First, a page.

Why Don't All Planes Leave Smoke Trails?


Ever wonder why some planes leave trails of smoke and others don't? Is it just that certain commercial jetliners are trying out some geometric skywriting while others can't be bothered?

Actually the answer is much more complicated. First of all, those long trails you see sometimes coming off the back of planes, or from their wings, isn't smoke at all. It's more like what you see when you exhale on a cold winter day and see your breath.

Contrails, as the lines are called, are formed when the hot, humid air coming out of the jet exhaust mixes with low vapor pressure in cold temperatures. I'm talking cold like the kind of cold that usually exists 26,000 feet up or higher. This is completely different from the real smoke planes use when they sky-write.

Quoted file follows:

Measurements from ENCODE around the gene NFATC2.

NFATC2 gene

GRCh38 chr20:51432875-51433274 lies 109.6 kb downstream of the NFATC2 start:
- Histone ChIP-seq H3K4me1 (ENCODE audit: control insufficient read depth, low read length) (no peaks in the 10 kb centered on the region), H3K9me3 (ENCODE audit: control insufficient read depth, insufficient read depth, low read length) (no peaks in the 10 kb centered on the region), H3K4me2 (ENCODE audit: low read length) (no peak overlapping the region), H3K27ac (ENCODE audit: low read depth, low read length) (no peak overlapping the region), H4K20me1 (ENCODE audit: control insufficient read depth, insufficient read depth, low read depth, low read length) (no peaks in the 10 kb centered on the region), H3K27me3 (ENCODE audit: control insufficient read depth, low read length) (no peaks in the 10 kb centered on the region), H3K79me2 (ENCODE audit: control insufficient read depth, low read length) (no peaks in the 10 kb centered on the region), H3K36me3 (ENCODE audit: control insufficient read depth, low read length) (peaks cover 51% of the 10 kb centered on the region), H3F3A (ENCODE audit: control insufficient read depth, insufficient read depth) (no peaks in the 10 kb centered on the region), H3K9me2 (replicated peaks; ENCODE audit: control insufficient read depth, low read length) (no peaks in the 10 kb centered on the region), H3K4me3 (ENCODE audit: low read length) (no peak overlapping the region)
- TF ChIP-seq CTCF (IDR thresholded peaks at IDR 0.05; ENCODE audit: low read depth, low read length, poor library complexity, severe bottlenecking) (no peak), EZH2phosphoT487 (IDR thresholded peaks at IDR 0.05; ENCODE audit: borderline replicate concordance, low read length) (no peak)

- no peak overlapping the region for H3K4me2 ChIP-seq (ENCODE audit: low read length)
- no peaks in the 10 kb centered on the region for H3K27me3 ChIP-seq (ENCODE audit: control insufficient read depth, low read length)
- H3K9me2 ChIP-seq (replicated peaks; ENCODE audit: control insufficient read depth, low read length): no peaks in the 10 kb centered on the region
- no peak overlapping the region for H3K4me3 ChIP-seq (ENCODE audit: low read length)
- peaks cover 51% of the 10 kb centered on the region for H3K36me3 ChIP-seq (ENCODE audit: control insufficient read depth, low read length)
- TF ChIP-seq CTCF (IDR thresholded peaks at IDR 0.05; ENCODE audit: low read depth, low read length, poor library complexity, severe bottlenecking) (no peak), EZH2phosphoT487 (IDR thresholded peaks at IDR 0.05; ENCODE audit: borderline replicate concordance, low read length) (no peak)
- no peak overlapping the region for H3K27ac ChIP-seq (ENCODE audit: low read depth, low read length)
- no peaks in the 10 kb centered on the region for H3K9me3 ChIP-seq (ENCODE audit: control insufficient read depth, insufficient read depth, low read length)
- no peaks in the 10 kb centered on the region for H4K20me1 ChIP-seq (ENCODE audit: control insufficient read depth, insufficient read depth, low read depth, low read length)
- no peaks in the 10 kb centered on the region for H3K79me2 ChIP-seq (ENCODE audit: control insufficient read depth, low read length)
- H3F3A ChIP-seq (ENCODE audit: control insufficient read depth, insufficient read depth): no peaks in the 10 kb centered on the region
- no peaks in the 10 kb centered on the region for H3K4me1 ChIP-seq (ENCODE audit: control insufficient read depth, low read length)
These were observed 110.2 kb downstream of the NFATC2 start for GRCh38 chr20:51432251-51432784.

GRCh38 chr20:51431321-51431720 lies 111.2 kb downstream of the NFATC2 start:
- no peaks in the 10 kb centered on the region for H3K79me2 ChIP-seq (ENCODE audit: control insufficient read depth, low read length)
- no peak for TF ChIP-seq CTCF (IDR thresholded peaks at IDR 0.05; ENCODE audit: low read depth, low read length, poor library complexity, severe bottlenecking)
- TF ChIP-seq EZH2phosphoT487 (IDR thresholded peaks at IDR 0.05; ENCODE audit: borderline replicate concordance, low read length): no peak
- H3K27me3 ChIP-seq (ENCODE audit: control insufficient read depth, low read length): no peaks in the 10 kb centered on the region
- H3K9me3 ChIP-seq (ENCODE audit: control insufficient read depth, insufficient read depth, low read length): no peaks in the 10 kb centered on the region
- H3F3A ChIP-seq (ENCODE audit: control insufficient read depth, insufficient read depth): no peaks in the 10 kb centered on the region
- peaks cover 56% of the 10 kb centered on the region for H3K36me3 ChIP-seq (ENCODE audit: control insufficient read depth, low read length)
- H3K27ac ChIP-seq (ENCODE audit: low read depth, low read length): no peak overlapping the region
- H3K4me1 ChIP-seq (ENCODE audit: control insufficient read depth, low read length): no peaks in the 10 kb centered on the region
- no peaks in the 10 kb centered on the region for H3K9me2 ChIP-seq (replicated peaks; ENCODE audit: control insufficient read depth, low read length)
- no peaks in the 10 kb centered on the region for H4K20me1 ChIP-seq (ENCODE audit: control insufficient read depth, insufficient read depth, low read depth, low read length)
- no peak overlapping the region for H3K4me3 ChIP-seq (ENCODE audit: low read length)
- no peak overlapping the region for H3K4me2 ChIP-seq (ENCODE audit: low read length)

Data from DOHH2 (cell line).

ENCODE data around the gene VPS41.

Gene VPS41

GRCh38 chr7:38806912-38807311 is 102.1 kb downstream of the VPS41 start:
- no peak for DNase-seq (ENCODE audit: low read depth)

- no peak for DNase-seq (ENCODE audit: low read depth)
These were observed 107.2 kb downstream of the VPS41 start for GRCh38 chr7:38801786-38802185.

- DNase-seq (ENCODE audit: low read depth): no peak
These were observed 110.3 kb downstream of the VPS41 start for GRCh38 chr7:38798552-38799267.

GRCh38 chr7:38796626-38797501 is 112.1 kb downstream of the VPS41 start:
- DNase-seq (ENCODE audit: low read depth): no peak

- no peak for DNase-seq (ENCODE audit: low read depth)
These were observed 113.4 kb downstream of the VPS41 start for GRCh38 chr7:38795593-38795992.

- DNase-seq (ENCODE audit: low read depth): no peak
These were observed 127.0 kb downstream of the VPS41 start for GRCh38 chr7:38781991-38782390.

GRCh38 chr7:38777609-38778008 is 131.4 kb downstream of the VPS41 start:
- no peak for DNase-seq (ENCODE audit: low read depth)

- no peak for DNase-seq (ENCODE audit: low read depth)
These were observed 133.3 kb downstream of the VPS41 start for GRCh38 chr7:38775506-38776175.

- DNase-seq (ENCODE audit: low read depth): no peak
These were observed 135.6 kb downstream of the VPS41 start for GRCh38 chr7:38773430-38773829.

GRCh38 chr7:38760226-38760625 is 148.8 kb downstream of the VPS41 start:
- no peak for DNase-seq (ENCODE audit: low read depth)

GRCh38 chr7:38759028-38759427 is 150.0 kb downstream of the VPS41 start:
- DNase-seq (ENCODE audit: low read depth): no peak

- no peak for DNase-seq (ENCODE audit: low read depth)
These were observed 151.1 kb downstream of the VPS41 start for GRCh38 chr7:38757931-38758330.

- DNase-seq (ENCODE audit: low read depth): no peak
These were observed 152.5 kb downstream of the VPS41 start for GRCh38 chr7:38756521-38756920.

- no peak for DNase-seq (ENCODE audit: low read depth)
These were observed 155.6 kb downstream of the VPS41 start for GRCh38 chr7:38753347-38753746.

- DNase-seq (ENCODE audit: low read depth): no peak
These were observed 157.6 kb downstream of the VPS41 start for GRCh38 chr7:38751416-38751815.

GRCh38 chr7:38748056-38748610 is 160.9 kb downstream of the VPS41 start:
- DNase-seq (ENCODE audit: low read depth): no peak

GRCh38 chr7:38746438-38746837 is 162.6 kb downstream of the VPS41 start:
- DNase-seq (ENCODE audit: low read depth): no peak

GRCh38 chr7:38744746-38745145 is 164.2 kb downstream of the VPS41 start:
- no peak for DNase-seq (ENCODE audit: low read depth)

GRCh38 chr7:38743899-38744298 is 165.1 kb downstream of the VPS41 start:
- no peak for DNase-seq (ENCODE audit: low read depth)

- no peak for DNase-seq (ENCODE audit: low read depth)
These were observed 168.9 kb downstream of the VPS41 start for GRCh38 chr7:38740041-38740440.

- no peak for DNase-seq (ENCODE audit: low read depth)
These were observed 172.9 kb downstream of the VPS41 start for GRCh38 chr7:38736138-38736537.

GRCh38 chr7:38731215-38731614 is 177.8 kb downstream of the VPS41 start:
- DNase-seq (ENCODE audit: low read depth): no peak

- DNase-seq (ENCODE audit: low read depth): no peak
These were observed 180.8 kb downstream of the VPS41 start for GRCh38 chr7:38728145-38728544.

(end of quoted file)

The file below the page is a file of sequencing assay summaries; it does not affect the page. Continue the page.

As you've probably noticed, some contrails will remain in the air for quite some time, while others dissipate more quickly. It all depends on how humid the air is and how windy it is up there. If the atmosphere is near saturation, the contrail may hang around for hours. But if the atmosphere is dry, they usually only last a few minutes, spreading out, thinning, and then, poof! They're gone. Unless, of course, they're captured by a talented photographer...

contrails2 /
contrails /
contrails3 /
contrails5 /
contrails4 /

Photo credits (all used under Creative Commons license.):

Photo 1, Photo 2, Photo 3, Photo 4, Photo 5, Photo 6